(Boatright and Owens 1970, p. 113).You’d have what you called these oil-field doves—the gals that hung around the oil fields,
recalled oilman Landon Haynes Cullum, and there was plenty of them around…there were really some woolies, and they had all kinds of names for them. Some of them wouldn’t be very good to repeat.
(Boatright and Owens 1970, p. 162).
One female name that was repeated so often it became a slang expression was Ruby Darby. She began in a Dallas chorus line, honed her act in World War I army camps and made her mark as one of the first to sing the blues in the southwest boomtowns. Known in the 1920s as the toast of the oil-field workers,
this brazen sensuous showgirl toured the oil camps in a big red flashy chauffeur-driven automobile, coming in wearing only a fur coat and a smile to guarantee a packed house for the night’s performance. Her trademark song was W.C. Handy’s Memphis Blues
but more popular than her sultry voice was her exotic dancing. They said she would strip at the drop of a driller’s hat
; had ridden a hoss completely nekkid down the mud- and oil-splashed streets of Keifer,
and had danced bare-skinned on a tool shack roof as men tossed silver dollars at her feet. She packed a pistol, wore silk stockings and would try anything once…
and an acquaintance called her a natural adventurer. There was a popular couplet warning, If you’ve got a good man keep him home tonight/for Ruby Darby’s in town and she’s your daddy’s delight.
(Wallis 1988, p. 187).
She was so highly loved in some of the Oklahoma oilfields that when a gusher came in the men would call it a Ruby Darby. Eventually, to call something a Darb was to say it could get no higher praise. In Ernest Hemingway’s (Fig. 14) The Sun Also Rises
, the main character suggests his companion has some excellent acquaintances: You’ve got some fine ones yourself.
The listener agrees that his acquaintances are good ones. Oh, yes. I’ve got some darbs.
(Hemingway 1926, p. 107).
As Cullum pointed out, not all the women in the camps were so highly thought of, though many were respected for unique qualities:There were women of every type, all types, from the smallest to the largest, and from the tenderest to the toughest, and we had lots of fighting among the women; of course, I don’t remember any women getting killed,
recalled W.H. (Bill) Bryant. They generally got beat up, somebody would separate them. I believe Nella Dale and Grace Ashley put on the best bout I ever seen. I think they fought an hour and fifteen minutes before they were separated. And when they quit fighting they didn’t have on enough clothes to wipe out a twenty-two.This fight taken place here in Sour Lake, and that woman was the best fighter I ever saw. I never did know what her real name was. We called her ‘Mooch.’ And she was from Cripple Creek, Colorado, and she was kind of every man’s pet hero because she could always come out under her own power when she was drinking, and she was a good fist fighter.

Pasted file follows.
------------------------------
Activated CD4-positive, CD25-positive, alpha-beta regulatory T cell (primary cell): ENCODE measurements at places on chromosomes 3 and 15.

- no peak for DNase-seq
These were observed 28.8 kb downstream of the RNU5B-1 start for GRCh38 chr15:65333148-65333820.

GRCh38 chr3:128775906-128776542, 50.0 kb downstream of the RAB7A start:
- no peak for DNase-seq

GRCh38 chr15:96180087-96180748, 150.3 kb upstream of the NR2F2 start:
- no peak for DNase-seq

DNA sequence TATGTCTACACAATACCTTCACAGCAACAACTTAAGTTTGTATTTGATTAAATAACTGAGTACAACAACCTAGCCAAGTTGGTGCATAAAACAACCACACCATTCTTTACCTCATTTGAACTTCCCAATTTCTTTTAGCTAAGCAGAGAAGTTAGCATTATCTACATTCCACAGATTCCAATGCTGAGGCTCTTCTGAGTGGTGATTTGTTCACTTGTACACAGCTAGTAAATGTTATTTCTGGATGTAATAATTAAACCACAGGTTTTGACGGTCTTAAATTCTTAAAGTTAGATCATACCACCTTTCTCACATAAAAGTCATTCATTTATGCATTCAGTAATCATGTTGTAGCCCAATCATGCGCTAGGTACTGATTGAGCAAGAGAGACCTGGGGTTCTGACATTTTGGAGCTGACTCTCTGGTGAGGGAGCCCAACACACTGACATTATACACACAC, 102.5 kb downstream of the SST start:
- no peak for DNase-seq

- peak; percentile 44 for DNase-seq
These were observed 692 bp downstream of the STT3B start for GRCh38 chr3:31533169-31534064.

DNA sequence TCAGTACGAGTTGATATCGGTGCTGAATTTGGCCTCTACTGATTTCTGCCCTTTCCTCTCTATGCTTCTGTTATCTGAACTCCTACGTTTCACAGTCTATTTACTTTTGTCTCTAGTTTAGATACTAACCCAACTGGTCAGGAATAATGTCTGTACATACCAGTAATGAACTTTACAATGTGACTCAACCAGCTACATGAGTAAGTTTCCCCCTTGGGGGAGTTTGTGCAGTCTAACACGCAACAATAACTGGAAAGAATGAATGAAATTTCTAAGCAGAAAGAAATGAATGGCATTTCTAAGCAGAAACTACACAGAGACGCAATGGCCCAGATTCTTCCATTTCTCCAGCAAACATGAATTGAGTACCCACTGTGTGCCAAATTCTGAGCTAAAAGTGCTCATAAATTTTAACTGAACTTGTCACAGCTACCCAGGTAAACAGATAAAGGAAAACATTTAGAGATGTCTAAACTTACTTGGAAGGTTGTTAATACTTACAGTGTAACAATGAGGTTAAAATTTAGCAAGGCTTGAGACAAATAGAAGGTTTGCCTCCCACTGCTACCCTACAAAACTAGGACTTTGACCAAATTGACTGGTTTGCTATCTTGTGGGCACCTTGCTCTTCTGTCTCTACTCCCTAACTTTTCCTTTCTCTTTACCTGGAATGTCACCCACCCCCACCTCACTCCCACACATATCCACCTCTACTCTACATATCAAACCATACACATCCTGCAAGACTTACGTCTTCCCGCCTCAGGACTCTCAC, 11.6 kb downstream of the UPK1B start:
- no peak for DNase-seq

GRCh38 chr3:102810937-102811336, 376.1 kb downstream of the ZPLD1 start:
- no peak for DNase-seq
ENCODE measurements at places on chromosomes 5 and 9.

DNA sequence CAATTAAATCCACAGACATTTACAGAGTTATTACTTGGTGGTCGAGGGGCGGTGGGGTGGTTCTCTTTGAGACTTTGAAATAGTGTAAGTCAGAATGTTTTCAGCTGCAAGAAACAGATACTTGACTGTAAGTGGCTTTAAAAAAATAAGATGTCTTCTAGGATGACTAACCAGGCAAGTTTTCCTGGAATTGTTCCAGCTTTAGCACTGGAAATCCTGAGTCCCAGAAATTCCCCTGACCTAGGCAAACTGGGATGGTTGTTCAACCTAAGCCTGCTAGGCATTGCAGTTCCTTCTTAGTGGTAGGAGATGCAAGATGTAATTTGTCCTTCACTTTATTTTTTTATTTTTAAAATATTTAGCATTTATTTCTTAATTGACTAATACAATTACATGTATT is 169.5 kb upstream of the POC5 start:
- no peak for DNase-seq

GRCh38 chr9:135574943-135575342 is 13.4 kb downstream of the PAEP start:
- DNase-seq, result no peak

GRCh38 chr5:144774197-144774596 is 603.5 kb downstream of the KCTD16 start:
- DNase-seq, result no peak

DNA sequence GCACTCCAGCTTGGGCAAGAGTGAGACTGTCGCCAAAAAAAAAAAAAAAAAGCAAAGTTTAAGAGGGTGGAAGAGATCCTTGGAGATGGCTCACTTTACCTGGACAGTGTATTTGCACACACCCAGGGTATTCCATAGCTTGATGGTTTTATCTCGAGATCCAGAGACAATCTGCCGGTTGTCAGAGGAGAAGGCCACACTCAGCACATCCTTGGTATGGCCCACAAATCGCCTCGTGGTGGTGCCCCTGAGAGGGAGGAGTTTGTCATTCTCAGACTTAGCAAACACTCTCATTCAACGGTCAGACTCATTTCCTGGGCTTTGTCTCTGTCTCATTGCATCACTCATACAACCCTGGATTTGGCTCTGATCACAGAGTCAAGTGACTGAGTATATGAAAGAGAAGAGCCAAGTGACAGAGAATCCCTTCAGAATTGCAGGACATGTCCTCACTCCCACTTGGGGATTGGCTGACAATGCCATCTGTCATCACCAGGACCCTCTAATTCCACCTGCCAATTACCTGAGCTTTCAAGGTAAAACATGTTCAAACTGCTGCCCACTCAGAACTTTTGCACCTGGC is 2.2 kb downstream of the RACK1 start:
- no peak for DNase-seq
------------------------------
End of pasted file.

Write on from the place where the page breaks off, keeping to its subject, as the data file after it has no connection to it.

(Boatright and Owens 1970, p. 70).…And I want to tell you something, Bryant was elsewhere quoted, the best hearts I have seen in people is in the underworld. I seen prostitutes after they commit suicide and maybe the girl didn’t have anything much. I’ve seen the other women take off their diamond rings and sell them…and help bury this particular woman…some of the women were taking care of their mother back home, and some of them was probably taking care of a baby where a sorry husband had walked out on them, and when you get right down she had a clean heart…some of them was tough as a boot and don’t you think they wasn’t. Some of them would pick your pocket, and they were just as low as they ever got, and others had lots of pride left. Now I know one woman—she was a fine-looking woman and she killed her husband and later married a field man. That woman straightened out and I believe she lived a clean life from then on.
(Boatright and Owens 1970, p. 118).
Oilman Frank Hamilton remembered more about Mooch:Mooch was a gambler’s—supposed to be his wife. She’d sit up there with him at all times…And a low bunch was following so that you had to watch them. But this Mooch…was very pretty at the time that I first saw her in Sour Lake, Texas…The reason she got that name…was because if any roughneck or pipe liner would get sick, didn’t have any money, anything like that, why she’d go out and mooch all the oilmen…if a boy got sick or anything, why Mooch would start out. Wouldn’t be long until she’d have a quack doctor there, medicine, and plenty to eat.
Well, Mooch, she died in jail in Shreveport, Louisiana…She had a heart—a big heart—so they give her a respectful good burial…
(Boatright and Owens 1970, p. 118)
Corsicana boomtown veteran Carl F. Mirus thought Bob from Fort Worth got it right when he told an attorney from Corsicana who confirmed to Bob that the respectable Fort Worth woman he had married had indeed been a prostitute in Corsicana:‘Well,’ he says, ‘you know people talk about me marrying a whore.’ Says, ‘I think it’s something to be proud of.’ He said, ‘Any man can go out with a girl that’s never been married and never had a sweetheart and persuade her to marry him, but,’ he says, ‘you take a man that takes a girl that has had ten thousand sweethearts and gets her to pick him out of all the rest and marry him,’ says, ‘now that’s really doing something.’
(Boatright and Owens 1970, p. 119).